I'm trying to reconstruct a proof of Hall's marriage theorem due to Kriesell.

Hall's marriage theorem A bipartite graph $G$ with bipartition $\{A,B\}$ contains a matching of $A$ iff $|S|\leq |N(S)|$, for all $S\subseteq A$.

The necessity of the marriage condition for the existence of the matching is trivial.

The proof strategy for the sufficiency of the marriage condition is to take $H\subseteq G$ to be edge-minimal s.t. it fulfills the marriage condition, show that $d_H(b)\leq 1$ for every $b\in B$, and from this derive that $G$ has a matching of $A$.

I've got the last step. (You just observe that if $d_H(b)\leq 1$ for every $b\in B$, different elements of $A$ have non-empty disjoint neighbourhoods.). However, the proof of $d_H(b)\leq 1$ for every $b\in B$ just eludes me. I know that it's probably very easy, but I've already been trying for hours and I'd appreciate your help. (Helpful hints are welcome and preferred over a solution).

  • $\begingroup$ well if your familar with the induction proof of halls theorem I think you can just adapt that unless your looking for something else $\endgroup$ – Hao S Aug 5 '19 at 1:06

I wouldn't say that this is "very easy", especially if you hadn't encountered some of these ideas before. Here is an outline of the proof in the form of hints.

  1. A small, but important observation.

    It is, in fact, sufficient to show that $d_H(a) \leq 1$ for every $a \in A$. Why?

  2. Technical steps.

    To show this, we argue by contradiction: suppose that there is some $a \in A$ with neighbours $b_1, b_2 \in B$. Let $e_i$ denote the edge $ab_i$ for $i = 1,2$. By the minimality of $H$, $H - e_i$ doesn't satisfy the marriage condition, so that there are sets $A_i \subseteq A$ such that $|N_{H-e_i}(A_i)| < |A_i|$. Examine $A_i$ closely; among other things, show that $A_i$ is tight in the sense that $|A_i| = |N_H(A_i)|$.

  3. The key idea.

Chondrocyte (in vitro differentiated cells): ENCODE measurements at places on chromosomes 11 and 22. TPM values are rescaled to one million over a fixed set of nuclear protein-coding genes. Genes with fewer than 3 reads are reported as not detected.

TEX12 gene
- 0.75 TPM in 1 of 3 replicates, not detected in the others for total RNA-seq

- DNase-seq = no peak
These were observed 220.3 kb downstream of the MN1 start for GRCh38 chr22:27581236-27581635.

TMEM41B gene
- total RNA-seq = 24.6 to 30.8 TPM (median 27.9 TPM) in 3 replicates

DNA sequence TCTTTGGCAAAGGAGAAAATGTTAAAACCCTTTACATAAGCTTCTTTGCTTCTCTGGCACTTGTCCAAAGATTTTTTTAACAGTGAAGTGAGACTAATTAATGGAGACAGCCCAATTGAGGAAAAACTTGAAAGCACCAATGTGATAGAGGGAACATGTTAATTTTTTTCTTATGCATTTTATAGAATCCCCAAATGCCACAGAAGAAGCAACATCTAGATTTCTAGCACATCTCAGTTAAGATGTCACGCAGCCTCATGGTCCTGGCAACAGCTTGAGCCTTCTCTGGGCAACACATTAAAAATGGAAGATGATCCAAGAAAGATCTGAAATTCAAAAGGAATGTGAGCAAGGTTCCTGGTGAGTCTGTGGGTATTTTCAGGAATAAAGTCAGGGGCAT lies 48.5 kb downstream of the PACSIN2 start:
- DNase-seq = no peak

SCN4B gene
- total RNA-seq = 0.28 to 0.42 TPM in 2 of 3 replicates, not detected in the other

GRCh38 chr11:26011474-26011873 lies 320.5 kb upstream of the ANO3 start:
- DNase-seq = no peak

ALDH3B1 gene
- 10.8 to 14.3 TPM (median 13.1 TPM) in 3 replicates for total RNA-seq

Show that the intersection of tight sets is tight. To do this, you might want to find a relation between $|N(X)|, |N(Y)|, |N(X \cap Y)|$ and $ |N(X \cup Y)|$ that holds for any subsets of vertices $X,Y$ of any graph. In particular, $A_0 = A_1 \cap A_2$ is tight. Try to find a contradiction from this.

  4. The final step.

    Show that $A_0 - a$ contradicts the marriage condition.

The "key idea" in this proof is an example of a general pattern/proof technique relating to so-called submodular functions. If you are interested in this technique, you might want to take a look at this paper.

  • $\begingroup$ Do you see an easy to use your ideas to prove $d_H(b)\leq 1$ for all $b\in B$? (without showing first that $d_H(a)\leq 1$ for all $a\in A$, of course) $\endgroup$ – confusedStudent Aug 6 '19 at 13:59
  • $\begingroup$ Not really, you can go through steps 1-3 similarly, but I fail to see an immediate contradiction in that case. $\endgroup$ – Dániel G. Aug 6 '19 at 14:01

I think I finally got it:

As above, let $G$ be a bipartite graph with bipartition $\{A,B\}$ which satisfies the marriage condition for side $A$, and let $H\subseteq G$ be edge-minimal, such that it satisfies the marriage condition. Towards a contradiction, assume that there exists a $b\in B$ with $d_H(b)\geq 2$. Let $a_0$ and $a_1$ be two distinct neighbours of $b$ in $H$.

Observe that by the choice of $H$, we can find two sets $A_0,A_1\subseteq A$ such that $a_i\in A_i$ and $|N_{H-a_ib}(A_i)|<|A_i|$, which implies $|N_H(A_i)|=|A_i|$ and $b\not\in N_H(A_i\backslash\{a_i\})$. Furthermore, we get $N_H(a_i)\backslash\{b\}\subseteq N_H(A_i\backslash\{a_i\})$ and, consequently, \begin{eqnarray*} |N_H(A_0\cup A_1)|-1 &=& |N_H(A_0\cup A_1\backslash\{a_0,a_1\})| = |N_H(A_0')\cup N_H(A_1')| \\ &=& |N_H(A_0')|+|N_H(A_1')|-|N_H(A_0')\cap N_H(A_1')|\\ &=& |N_H(A_0)|-1+|N_H(A_1)|-1-|N_H(A_0')\cap N_H(A_1')|\\ &=& |A_0|+|A_1|-|N_H(A_0')\cap N_H(A_1')|-2, \end{eqnarray*} with $A_i':=A_i\backslash\{a_i\}$. Now, since $A_0'\cap A_1'= A_0\cap A_1$ we can conclude $$|N_H(A_0')\cap N_H(A_1')|\geq |N_H(A_0'\cap A_1')|=|N_H(A_0\cap A_1)|$$ and thus, by the previous equality, \begin{eqnarray*} |N_H(A_0\cup A_1)|&=& |A_0|+|A_1|-|N_H(A_0')\cap N_H(A_1')|-1\\ &\leq& |A_0|+|A_1|-|N_H(A_0\cap A_1)|-1\\ &<& |A_0|+|A_1|-|N_H(A_0\cap A_1)| \end{eqnarray*} By the marriage condition we have $|N_H(A_0\cap A_1)|\geq |A_0\cap A_1|$, which finally gives us the contradiction to our choice of $H$: $$|N_H(A_0\cup A_1)|< |A_0|+|A_1|-|A_0\cap A_1| = |A_0\cup A_1|.$$

Please point out any mistakes you see.


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